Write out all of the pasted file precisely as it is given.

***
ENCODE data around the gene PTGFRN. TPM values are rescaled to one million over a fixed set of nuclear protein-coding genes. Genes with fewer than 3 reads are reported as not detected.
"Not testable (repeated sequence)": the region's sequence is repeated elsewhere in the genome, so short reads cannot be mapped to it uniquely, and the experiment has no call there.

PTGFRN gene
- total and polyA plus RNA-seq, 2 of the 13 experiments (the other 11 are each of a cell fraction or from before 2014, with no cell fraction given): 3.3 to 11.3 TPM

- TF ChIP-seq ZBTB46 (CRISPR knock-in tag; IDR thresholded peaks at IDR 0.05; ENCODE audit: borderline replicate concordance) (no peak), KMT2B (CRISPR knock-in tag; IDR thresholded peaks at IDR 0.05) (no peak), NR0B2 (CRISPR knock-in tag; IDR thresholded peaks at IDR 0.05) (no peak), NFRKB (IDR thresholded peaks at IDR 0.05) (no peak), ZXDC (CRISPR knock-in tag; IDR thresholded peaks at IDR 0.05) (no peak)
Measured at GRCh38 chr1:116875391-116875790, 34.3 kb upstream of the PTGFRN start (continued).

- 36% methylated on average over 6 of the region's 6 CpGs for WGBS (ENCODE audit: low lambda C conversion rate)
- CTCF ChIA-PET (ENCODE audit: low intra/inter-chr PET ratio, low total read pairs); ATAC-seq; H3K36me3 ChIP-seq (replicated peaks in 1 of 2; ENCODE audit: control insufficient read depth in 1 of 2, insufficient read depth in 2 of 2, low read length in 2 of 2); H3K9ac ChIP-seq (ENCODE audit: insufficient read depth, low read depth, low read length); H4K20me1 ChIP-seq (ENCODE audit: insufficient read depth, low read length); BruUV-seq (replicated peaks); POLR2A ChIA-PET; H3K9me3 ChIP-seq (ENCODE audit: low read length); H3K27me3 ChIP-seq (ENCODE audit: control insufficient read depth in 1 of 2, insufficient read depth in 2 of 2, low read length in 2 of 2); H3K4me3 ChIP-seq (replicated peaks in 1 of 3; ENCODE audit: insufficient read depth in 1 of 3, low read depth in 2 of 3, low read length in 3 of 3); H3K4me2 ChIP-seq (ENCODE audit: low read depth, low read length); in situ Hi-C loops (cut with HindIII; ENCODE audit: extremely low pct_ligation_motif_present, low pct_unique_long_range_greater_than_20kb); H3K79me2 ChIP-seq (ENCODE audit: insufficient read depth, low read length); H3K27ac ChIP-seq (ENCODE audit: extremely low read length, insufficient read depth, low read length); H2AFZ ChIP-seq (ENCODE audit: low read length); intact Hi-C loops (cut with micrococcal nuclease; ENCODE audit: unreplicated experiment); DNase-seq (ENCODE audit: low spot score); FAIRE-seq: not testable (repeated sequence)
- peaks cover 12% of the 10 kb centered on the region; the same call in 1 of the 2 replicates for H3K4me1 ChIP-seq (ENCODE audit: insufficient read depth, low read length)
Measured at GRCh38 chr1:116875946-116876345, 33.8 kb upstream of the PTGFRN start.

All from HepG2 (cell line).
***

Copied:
ENCODE data around the gene PTGFRN. TPM values are rescaled to one million over a fixed set of nuclear protein-coding genes. Genes with fewer than 3 reads are reported as not detected.
"Not testable (repeated sequence)": the region's sequence is repeated elsewhere in the genome, so short reads cannot be mapped to it uniquely, and the experiment has no call there.

PTGFRN gene
- total and polyA plus RNA-seq, 2 of the 13 experiments (the other 11 are each of a cell fraction or from before 2014, with no cell fraction given): 3.3 to 11.3 TPM

- TF ChIP-seq ZBTB46 (CRISPR knock-in tag; IDR thresholded peaks at IDR 0.05; ENCODE audit: borderline replicate concordance) (no peak), KMT2B (CRISPR knock-in tag; IDR thresholded peaks at IDR 0.05) (no peak), NR0B2 (CRISPR knock-in tag; IDR thresholded peaks at IDR 0.05) (no peak), NFRKB (IDR thresholded peaks at IDR 0.05) (no peak), ZXDC (CRISPR knock-in tag; IDR thresholded peaks at IDR 0.05) (no peak)
Measured at GRCh38 chr1:116875391-116875790, 34.3 kb upstream of the PTGFRN start (continued).

- 36% methylated on average over 6 of the region's 6 CpGs for WGBS (ENCODE audit: low lambda C conversion rate)
- CTCF ChIA-PET (ENCODE audit: low intra/inter-chr PET ratio, low total read pairs); ATAC-seq; H3K36me3 ChIP-seq (replicated peaks in 1 of 2; ENCODE audit: control insufficient read depth in 1 of 2, insufficient read depth in 2 of 2, low read length in 2 of 2); H3K9ac ChIP-seq (ENCODE audit: insufficient read depth, low read depth, low read length); H4K20me1 ChIP-seq (ENCODE audit: insufficient read depth, low read length); BruUV-seq (replicated peaks); POLR2A ChIA-PET; H3K9me3 ChIP-seq (ENCODE audit: low read length); H3K27me3 ChIP-seq (ENCODE audit: control insufficient read depth in 1 of 2, insufficient read depth in 2 of 2, low read length in 2 of 2); H3K4me3 ChIP-seq (replicated peaks in 1 of 3; ENCODE audit: insufficient read depth in 1 of 3, low read depth in 2 of 3, low read length in 3 of 3); H3K4me2 ChIP-seq (ENCODE audit: low read depth, low read length); in situ Hi-C loops (cut with HindIII; ENCODE audit: extremely low pct_ligation_motif_present, low pct_unique_long_range_greater_than_20kb); H3K79me2 ChIP-seq (ENCODE audit: insufficient read depth, low read length); H3K27ac ChIP-seq (ENCODE audit: extremely low read length, insufficient read depth, low read length); H2AFZ ChIP-seq (ENCODE audit: low read length); intact Hi-C loops (cut with micrococcal nuclease; ENCODE audit: unreplicated experiment); DNase-seq (ENCODE audit: low spot score); FAIRE-seq: not testable (repeated sequence)
- peaks cover 12% of the 10 kb centered on the region; the same call in 1 of the 2 replicates for H3K4me1 ChIP-seq (ENCODE audit: insufficient read depth, low read length)
Measured at GRCh38 chr1:116875946-116876345, 33.8 kb upstream of the PTGFRN start.

All from HepG2 (cell line).